Anarchism is a political philosophy with many heterogeneous and diverse schools of thought, united by a common opposition to compulsory government. Anarchist schools of thought are characterised by "the belief that government is both harmful and unnecessary", but may differ fundamentally, supporting anything from extreme individualism to complete collectivism.[1] The individualist wing of anarchism emphasises negative liberty, i.e. opposition to state or social control over the individual, while those in the collectivist wing emphasise positive liberty to achieve one's potential and argue that humans have needs that society ought to fulfill, "recognizing equality of entitlement".[2] Another distinction is that the social wing advocates market abolitionism and common ownership as a means to eliminate unequal economic power, and individualist anarchism is supportive of means of production being held privately, and in the case of the most prevalent strain of anarcho-individualism, advocates that goods and services be distributed through markets.

Anarcho-communismEdit

Anarchist communism is the only branch of anarchism which has great similarity with communism. However it is different from Marxism, it is a non-Marxist version of communism. It rejects the Marxist dogma of "Dictatorship of Proletariat" as authoritative and oppressive. Some notable anarchist-communists are Emma Goldman, Peter Kropotkin, Nestor Makhno.

Basic tenetsEdit

The basic tenets of anarchist communism are:

  • Society should be made up of many self-governing communes.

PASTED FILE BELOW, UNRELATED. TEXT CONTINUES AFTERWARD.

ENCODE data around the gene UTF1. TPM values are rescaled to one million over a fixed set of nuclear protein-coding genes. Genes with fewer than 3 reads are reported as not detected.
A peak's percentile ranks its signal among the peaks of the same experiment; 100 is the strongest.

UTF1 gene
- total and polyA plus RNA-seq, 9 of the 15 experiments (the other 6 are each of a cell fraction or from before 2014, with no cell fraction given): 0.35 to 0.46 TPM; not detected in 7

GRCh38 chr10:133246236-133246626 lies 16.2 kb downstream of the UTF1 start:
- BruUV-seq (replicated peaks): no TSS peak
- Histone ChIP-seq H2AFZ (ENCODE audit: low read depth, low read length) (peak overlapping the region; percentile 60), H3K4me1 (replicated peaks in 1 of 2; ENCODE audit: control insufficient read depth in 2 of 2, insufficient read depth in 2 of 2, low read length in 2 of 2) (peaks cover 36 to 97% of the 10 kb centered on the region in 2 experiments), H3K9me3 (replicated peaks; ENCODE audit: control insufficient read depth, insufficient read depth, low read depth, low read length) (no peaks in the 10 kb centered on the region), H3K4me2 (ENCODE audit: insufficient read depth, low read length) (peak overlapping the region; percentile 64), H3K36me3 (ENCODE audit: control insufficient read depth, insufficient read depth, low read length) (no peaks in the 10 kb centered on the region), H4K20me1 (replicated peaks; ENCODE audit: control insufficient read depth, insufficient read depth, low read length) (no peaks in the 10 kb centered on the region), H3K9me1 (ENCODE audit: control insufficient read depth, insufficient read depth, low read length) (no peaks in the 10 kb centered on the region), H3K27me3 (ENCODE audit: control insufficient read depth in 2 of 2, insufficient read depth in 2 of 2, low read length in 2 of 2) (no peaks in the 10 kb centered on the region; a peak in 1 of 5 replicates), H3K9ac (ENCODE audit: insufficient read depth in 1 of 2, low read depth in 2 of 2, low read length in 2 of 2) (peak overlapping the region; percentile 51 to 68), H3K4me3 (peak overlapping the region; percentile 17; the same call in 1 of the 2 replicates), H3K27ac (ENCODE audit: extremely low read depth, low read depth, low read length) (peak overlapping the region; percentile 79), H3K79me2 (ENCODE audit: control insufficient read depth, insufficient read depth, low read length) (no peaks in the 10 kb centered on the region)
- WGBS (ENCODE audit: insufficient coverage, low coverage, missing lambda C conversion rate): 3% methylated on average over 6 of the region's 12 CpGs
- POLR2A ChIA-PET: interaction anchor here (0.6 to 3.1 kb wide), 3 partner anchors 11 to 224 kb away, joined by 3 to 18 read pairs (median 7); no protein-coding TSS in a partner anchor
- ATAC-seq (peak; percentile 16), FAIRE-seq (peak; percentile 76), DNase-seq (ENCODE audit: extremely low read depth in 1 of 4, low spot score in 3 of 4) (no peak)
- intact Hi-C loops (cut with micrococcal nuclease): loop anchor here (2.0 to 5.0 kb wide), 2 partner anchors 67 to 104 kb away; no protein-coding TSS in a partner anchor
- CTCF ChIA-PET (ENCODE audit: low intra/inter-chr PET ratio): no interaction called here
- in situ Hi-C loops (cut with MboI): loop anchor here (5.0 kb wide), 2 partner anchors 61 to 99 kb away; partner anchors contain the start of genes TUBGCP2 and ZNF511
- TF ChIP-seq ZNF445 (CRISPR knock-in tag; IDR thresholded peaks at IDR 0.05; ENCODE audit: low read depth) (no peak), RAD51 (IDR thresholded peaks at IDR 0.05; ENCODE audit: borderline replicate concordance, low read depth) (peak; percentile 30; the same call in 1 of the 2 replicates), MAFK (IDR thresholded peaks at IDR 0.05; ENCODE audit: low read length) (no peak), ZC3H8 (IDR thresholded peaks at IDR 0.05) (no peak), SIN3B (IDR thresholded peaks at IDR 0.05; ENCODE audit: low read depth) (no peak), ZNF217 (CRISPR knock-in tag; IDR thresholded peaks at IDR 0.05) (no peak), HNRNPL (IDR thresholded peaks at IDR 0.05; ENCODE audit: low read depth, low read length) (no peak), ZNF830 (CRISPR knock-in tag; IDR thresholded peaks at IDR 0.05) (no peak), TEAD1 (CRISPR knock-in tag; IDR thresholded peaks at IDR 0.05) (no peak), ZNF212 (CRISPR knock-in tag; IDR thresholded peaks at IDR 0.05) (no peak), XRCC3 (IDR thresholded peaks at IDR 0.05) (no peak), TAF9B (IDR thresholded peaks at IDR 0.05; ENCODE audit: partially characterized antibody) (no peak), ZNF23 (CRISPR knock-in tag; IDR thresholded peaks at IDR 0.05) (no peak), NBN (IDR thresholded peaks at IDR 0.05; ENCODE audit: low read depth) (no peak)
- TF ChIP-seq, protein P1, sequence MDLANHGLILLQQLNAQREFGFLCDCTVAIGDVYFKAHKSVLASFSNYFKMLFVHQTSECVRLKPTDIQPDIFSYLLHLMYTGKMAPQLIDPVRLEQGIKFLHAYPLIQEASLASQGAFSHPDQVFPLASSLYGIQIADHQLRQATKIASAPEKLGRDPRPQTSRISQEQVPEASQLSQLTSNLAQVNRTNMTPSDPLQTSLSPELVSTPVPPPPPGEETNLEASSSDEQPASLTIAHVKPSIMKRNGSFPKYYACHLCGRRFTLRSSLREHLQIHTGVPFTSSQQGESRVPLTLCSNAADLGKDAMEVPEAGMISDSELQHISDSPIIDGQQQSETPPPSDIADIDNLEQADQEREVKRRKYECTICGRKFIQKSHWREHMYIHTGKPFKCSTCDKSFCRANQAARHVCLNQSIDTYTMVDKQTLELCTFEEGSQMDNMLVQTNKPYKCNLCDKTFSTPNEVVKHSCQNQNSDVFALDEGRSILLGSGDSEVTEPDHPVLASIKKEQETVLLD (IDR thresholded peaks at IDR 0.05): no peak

• Means of production will be used collectively.
  • Any individual will not receive wage or salary, but they will have completely free access to all the resources in a commune.

Anarcho-syndicalismEdit

Anarcho-syndicalism emphasizes on the labor movement. According to anarcho-syndicalism, trade unions are potential forces for a revolutionary social change. This social change will abolish capitalism and the State, and a new society will be formed which will be self-managed by workers. Anarcho-syndicalists rejects the wage system which they view as "wage slavery", however they are in favour of salary: "from each according to ability, to each according to work done" Rudolf Rocker was a prominent figure in anarcho-syndicalism.

BeliefsEdit

Workers' solidarityEdit

All workers irrespective of their gender or ethnicity are in a more uncomfortable and unprivileged position than their bosses. Any profit or loss in the relationship between workers and boss affect all workers. Hence all workers must support one another to make themselves independent in a class conflict.

Direct actionEdit

Anarcho-syndicalists emphasize on direct action. Direct action seeks immediate solution for perceived evils. It may be violent or nonviolent. Nonviolent means of direct action are strikes, sit-ins and demonstrations. Violent means include revolution and guerrilla warfare.

Workers' self-managementEdit

According to anarcho-syndicalism, workers’ organizations struggle against the wage system, and will form the root of a new society. The workers’ organizations should be self-managing and should not have bosses.

Anarcho-capitalismEdit